Hempstead SDA Church


Guide to Prayer and Fasting

In over fifty references to fasting in the Old and New Testaments, there is no specific command to fast, with the exception of the Day of Atonement for the Jews. In the New Testament it was assumed that fasting would be a part of the normal devotional life of the believer.

Mathew 6:16 When you fast do not look somber as the hypocrites do, for they disfigure their faces to show men they are fasting. I tell you the truth, they have received their reward in full. Notice that Jesus assumed that His followers would fast.

Mathew 9:15 Jesus answered, “How can the guests of the bridegroom mourn while he is with them? The time will come when the bridegroom will be taken from them; then they will fast.” Again, Jesus assumed that His followers would fast. 

If these verses indicate that fasting should be a normal discipline in the church (and the numerous examples of fasting support the idea), then what does it mean to fast? What is the purpose of fasting, and how do we go about fasting? 

Fasting: Voluntarily going without food and sometimes water, generally for religious purposes.

Four Types of Fasting Referred to in the Bible Are:
  1. Normal Fasting—going without food for up to 40 days (Ex.34:28; Ezra 8:21, 23; Dan.6:18; Luke 2:37; Mark 2:18; Matt. 4:2; Acts 13:2–3; 14–23 and others).
  2. Partial Fasting—abstaining from certain foods (Daniel 10:3).
  3. Absolute Fasting—going without food or water no more than 3 days (Esther 4:16; this is very rare in the Bible)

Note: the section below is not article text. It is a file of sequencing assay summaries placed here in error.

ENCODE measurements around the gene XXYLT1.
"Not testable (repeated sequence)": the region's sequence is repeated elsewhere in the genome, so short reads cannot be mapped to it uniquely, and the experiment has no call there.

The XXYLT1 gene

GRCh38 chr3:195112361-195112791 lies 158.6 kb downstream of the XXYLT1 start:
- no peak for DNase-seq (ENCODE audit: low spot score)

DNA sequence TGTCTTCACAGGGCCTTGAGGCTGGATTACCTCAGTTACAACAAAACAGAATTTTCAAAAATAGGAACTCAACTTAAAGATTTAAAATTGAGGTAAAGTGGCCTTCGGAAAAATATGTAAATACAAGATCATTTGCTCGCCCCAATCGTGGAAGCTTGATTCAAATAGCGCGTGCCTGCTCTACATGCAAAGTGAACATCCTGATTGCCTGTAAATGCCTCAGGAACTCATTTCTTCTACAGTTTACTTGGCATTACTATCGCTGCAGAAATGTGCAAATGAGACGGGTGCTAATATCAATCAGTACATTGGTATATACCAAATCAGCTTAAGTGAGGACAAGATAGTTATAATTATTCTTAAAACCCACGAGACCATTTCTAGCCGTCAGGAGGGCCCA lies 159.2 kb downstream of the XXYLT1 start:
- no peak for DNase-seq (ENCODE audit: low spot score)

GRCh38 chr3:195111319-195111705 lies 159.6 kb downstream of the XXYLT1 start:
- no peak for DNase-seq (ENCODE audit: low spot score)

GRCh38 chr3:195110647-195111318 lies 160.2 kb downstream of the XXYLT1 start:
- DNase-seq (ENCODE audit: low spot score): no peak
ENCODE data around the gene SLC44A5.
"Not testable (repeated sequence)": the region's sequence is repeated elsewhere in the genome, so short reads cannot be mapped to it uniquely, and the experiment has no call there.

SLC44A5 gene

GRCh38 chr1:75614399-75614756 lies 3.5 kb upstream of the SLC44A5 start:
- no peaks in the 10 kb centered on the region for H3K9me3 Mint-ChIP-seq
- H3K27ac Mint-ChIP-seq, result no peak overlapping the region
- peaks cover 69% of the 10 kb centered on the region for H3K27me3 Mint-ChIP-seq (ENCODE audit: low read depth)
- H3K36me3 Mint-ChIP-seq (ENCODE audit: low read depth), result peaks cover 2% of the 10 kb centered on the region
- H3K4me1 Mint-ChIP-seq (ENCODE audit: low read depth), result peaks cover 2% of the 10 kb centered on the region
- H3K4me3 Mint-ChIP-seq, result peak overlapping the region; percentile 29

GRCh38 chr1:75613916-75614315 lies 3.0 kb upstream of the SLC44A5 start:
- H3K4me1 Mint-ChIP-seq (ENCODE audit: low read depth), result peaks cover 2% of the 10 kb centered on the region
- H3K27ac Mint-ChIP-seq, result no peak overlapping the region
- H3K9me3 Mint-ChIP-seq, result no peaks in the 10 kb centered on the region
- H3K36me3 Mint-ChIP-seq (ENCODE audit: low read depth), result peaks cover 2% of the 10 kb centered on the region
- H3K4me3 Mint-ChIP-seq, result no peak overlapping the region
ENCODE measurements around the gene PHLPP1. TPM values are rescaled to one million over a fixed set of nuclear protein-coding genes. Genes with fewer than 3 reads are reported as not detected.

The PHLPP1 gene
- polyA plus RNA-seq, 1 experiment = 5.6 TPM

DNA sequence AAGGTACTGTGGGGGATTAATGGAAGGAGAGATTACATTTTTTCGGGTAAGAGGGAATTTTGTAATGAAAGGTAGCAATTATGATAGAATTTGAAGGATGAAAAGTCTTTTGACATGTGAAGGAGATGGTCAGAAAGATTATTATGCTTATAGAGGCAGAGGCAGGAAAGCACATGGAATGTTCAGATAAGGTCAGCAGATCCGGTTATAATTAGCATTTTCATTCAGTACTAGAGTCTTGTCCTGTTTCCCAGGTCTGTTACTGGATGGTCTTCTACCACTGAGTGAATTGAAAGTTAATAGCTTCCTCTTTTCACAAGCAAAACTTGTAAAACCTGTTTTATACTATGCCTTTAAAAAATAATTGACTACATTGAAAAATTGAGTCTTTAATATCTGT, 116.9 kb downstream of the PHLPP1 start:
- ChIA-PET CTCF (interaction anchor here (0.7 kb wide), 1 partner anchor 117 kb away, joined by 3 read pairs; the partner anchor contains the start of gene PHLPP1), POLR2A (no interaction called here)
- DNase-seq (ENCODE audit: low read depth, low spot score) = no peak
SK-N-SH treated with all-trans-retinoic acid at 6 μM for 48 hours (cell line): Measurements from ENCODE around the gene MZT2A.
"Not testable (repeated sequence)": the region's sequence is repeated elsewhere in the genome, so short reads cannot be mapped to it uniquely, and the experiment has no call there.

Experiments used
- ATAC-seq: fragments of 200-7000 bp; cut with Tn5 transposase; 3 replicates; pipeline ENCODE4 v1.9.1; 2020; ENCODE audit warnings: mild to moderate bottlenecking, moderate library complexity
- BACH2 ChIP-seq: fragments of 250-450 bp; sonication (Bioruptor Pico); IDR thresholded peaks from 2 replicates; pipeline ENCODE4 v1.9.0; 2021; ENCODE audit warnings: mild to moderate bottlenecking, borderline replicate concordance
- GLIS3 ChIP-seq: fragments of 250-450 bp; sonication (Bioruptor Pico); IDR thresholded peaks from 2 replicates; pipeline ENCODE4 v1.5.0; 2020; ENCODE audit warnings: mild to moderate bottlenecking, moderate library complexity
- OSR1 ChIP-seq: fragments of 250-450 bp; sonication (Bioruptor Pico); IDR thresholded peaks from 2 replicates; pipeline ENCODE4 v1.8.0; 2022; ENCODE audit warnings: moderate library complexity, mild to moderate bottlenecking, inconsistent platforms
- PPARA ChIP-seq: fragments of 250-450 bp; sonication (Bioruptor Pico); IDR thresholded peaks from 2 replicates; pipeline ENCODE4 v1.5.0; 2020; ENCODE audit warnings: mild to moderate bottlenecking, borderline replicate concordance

4. Voluntary Group Fasting—called for a specific reason for a specific group of people (1 Samuel 7:6; 2 Chronicles 20:3; Jonah 3:5; and others).

Purpose of Fasting:

  1. Fasting as a means of worship, which must be God-centered, God-intended, and God-ordained.
  2. Fasting as an expression of grief, distress, or repentance.
  3. Fasting as preparation for God’s guidance and renewal (Daniel 9; Ex. 24).
  4. Fasting to reveal the things that control us and hinder our intimacy with God.
  5. Fasting to remind us that we are sustained “by every word that proceeds from the mouth of God.”
  6. Fasting to help keep our balance in life.

Practice of Fasting:

  1. Occasional Fasting—eat a light meal (fruit, vegetables, yogurt, etc). Skip 2–3 meals, and drink a lot of water. Break the fast with fruit juices followed by a light meal. Avoid oils, dressings, and starch for a couple of meals.
  2. Regular Discipline of Fasting—begin slowly with a partial 24-hour (2 meal) fast once a week for several weeks. During this fasting time, drink fruit juices. After succeeding with this for several weeks, move to a 36 hour (3 meal) fast. Break these fasts with a light meal of fruit and vegetables.
  3. Optional Fasting—if skipping meals is not possible, try fasting certain types of food (sweets, soft drinks, etc.) or leisure activities (TV, sports, etc.).

Points to Remember While Fasting:

  1. Monitor your inner attitudes and maintain a worshipful attitude.
  2. Be careful not to call attention to what you are doing.
  3. Devote this fasting time to devotional activities.
  4. Seek the Lord regarding extended fasting.*
  5. Remember that the major work of scriptural fasting is in the realm of the spirit.

*If you are diabetic, diagnosed with hypoglycemia or other serious medical conditions, please seek advice from your physician prior to fasting from food.